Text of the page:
Mask of Shadows
Date Published06 April 2017
Price£ 7.99

Mask of Shadows

by Oscar de Muriel

London’s top luvvies bring the Scottish Play – and its curse – north of the border and create a scene of chaos and corpses for paranomal investigators Inspectors Frey and ‘Nine Nails’ McGray.


Multi-skilled Mexican-born Oscar de Muriel, chemist, translator and violinist, goes from strength to strength. This third adventure for the mismatched investigators of Edinburgh’s Commission for the Elucidation of Unsolved Cases Presumably Related to the Odd and Ghostly is as good as it gets in Victorian melodrama. Alternating a rich creeping horror, which at its darkest is often frighteningly convincing, with broad and bawdy humour, sympathetic observation, and a large helping of historical fact, de Muriel first entices, then ensnares his readers.

The darlings of the Victorian London theatre, Henry Irving and Ellen Terry – think Branagh and Thompson, Dench or McKellen and double it – plan to take their acclaimed version of the Shakespearian tragedy, superstitiously known as the Scottish Play, to Edinburgh. Before it even closes in London, terror treads the boards. A banshee – a female spirit in Irish mythology who heralds the death of a family member – howls and a grisly message smeared in human blood foretells disaster.

The bloody prophecies continue to appear when Irving’s company moves north. Inspectors ‘Nine-Nails’ McGray and Ian Frey are assigned. Prissy, but practical, Englishman Frey assumes it’s all a publicity stunt. The more superstitious Scot McGray is convinced of supernatural affairs.

Their investigation is hampered by the outsize egos and personalities of the key players, Terry, Irving, and Irving’s peculiarly devoted company manager, Bram Stoker – later to win international fame as the author of the horror classic Dracula. But one things is clear. All three have enough Irish connections – Stoker is descended from Irish kings – to either be killed or perhaps be the killer!

Mask of Shadows is the third outing for this pairing, and de Muriel’s characters have had time to mature into their roles, as has his refined writing style, making this by far the best book in the series. There are touching insights into McGray’s tragic family situation and new perspectives to the detectives’ growing relationship.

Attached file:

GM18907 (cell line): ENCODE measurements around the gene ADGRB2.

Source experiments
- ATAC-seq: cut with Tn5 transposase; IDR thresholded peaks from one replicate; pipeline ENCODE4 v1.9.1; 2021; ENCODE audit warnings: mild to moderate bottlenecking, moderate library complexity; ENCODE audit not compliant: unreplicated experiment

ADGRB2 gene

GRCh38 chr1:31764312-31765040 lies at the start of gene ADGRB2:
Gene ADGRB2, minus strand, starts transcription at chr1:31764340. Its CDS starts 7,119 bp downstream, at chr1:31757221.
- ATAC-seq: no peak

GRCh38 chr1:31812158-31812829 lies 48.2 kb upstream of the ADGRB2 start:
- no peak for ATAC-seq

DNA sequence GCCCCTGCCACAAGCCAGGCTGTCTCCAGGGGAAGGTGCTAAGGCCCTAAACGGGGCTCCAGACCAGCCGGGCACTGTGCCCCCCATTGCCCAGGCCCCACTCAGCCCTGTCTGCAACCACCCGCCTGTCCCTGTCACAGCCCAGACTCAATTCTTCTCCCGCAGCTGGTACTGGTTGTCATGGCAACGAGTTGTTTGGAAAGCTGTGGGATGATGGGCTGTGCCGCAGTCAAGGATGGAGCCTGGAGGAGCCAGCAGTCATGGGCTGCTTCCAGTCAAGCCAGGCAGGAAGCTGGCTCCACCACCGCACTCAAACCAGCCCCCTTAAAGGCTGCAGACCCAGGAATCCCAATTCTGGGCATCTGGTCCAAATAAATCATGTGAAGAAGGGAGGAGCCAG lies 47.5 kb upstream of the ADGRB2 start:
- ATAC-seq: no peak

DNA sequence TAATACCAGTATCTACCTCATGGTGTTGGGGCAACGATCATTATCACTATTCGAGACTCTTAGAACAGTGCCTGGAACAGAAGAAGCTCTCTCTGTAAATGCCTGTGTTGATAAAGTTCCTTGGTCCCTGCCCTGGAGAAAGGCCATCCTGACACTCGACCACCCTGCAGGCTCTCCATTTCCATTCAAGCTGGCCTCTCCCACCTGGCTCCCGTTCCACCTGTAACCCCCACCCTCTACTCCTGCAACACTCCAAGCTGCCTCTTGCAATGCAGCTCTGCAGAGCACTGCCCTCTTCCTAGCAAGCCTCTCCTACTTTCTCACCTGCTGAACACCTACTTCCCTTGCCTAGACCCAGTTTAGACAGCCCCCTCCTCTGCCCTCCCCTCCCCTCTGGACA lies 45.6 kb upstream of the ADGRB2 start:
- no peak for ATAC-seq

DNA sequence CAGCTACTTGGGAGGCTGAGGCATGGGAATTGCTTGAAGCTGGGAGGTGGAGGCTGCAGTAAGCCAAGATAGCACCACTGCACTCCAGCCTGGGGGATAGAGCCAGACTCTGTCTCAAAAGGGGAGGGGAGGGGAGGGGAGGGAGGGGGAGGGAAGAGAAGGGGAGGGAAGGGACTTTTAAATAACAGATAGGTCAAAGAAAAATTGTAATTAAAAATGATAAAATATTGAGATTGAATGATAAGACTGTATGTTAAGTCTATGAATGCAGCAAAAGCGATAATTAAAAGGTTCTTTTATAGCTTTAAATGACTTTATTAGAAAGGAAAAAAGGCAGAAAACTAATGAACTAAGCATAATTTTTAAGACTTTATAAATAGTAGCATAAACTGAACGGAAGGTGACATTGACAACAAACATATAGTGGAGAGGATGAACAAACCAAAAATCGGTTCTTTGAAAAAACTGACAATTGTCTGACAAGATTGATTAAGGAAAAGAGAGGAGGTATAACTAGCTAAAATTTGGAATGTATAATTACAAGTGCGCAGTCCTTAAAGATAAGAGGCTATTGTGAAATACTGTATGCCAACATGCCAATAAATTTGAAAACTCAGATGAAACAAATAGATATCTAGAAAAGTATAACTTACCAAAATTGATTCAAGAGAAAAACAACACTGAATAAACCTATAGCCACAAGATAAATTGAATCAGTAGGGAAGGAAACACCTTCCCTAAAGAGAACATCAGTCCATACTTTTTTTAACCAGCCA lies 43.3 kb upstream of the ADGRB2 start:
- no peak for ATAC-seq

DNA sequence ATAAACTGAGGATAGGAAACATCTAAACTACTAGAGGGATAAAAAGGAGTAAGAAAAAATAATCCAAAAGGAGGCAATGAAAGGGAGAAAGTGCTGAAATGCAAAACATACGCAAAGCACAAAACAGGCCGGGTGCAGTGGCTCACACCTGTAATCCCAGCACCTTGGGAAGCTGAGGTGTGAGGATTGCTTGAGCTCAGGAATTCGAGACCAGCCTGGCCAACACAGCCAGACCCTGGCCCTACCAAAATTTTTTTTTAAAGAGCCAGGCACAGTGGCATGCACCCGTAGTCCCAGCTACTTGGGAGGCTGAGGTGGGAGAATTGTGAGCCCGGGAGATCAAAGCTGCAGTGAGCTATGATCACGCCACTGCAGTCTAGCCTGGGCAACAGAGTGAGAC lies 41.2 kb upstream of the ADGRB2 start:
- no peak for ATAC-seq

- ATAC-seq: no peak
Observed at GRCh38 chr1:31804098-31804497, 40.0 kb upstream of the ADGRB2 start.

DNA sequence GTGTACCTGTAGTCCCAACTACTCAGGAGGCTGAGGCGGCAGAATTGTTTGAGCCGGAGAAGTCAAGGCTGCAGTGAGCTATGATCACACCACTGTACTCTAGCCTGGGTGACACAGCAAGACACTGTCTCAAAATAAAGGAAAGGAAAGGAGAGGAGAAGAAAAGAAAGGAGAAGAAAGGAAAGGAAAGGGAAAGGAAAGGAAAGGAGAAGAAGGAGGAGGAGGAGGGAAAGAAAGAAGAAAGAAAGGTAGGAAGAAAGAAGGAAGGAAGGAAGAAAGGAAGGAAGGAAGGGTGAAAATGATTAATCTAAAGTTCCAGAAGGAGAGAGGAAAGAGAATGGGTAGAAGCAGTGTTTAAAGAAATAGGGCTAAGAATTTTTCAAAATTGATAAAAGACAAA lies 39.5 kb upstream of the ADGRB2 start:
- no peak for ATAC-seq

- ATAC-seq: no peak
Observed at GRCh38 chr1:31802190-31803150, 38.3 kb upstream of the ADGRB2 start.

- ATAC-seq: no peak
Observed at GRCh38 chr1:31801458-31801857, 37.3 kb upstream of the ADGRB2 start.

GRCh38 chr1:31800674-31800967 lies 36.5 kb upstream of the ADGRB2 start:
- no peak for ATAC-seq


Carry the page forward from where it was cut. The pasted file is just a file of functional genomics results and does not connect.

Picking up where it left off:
The sceptical Frey, the narrator, immaculately dressed, socially adept, the product of a professional London family, begins to adjust to the harsh realities of life in Scotland’s capital and to understand what motivates his partner. Adolphus McGray, a rough, tough, Scot, with a predilection for violence and an unshakeable belief in the supernatural, is not the barbarian he likes to appear. Even his frequent dismissals of Frey as a soft, la-di-dah Southerner, expressed in the most basic terms, have lost their edge and begin to sound like the banter of a friend!

The magnificent clairvoyant Madame Katerina again has a part to play, but it is the extraordinary intimidating and charismatic personalities of both Irving and Terry, which dominate this clever plot. Toss in a cameo performance from the poet, writer and bon viveur Oscar Wilde and it’s a mix which will keep you rivetted to the page.

The dialogue is full of colour, wit – and imaginative insults. Costumes, on and off stage, are vividly described and the streets of Edinburgh come alive. But there is also a dark reality of secrets and deceits, even children badly harmed, both physically and psychologically. For all its glamour and theatricality at times this is a tragic read.

It is de Muriel’s mix of reality and imagination – read biographies of Irving or Terry, they really were as arrogant, manipulative and scandalous as he would have them appear and Stoker’s devotion to Irving is still the subject of speculation – with the horror, history, music, science and humour that makes Frey and McGray two of the most original and entertaining detectives you could wish to meet in historical crime fiction.

Reviewed 27 May 2017 by John Cleal